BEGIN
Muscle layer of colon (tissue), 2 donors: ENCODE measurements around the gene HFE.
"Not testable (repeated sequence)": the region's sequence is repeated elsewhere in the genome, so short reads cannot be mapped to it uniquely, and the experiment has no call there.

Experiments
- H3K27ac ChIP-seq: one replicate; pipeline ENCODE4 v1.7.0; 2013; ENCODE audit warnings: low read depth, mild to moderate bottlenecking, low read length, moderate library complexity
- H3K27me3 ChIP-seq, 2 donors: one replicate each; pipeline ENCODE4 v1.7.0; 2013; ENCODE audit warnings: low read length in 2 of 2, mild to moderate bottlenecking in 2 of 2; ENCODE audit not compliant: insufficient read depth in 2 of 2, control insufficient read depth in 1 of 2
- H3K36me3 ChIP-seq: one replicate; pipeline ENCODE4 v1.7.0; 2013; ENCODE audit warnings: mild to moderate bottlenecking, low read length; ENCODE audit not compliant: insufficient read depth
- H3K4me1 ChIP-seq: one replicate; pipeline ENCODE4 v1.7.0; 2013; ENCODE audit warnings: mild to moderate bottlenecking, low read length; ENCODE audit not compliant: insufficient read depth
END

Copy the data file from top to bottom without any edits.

Muscle layer of colon (tissue), 2 donors: ENCODE measurements around the gene HFE.
"Not testable (repeated sequence)": the region's sequence is repeated elsewhere in the genome, so short reads cannot be mapped to it uniquely, and the experiment has no call there.

Experiments
- H3K27ac ChIP-seq: one replicate; pipeline ENCODE4 v1.7.0; 2013; ENCODE audit warnings: low read depth, mild to moderate bottlenecking, low read length, moderate library complexity
- H3K27me3 ChIP-seq, 2 donors: one replicate each; pipeline ENCODE4 v1.7.0; 2013; ENCODE audit warnings: low read length in 2 of 2, mild to moderate bottlenecking in 2 of 2; ENCODE audit not compliant: insufficient read depth in 2 of 2, control insufficient read depth in 1 of 2
- H3K36me3 ChIP-seq: one replicate; pipeline ENCODE4 v1.7.0; 2013; ENCODE audit warnings: mild to moderate bottlenecking, low read length; ENCODE audit not compliant: insufficient read depth
- H3K4me1 ChIP-seq: one replicate; pipeline ENCODE4 v1.7.0; 2013; ENCODE audit warnings: mild to moderate bottlenecking, low read length; ENCODE audit not compliant: insufficient read depth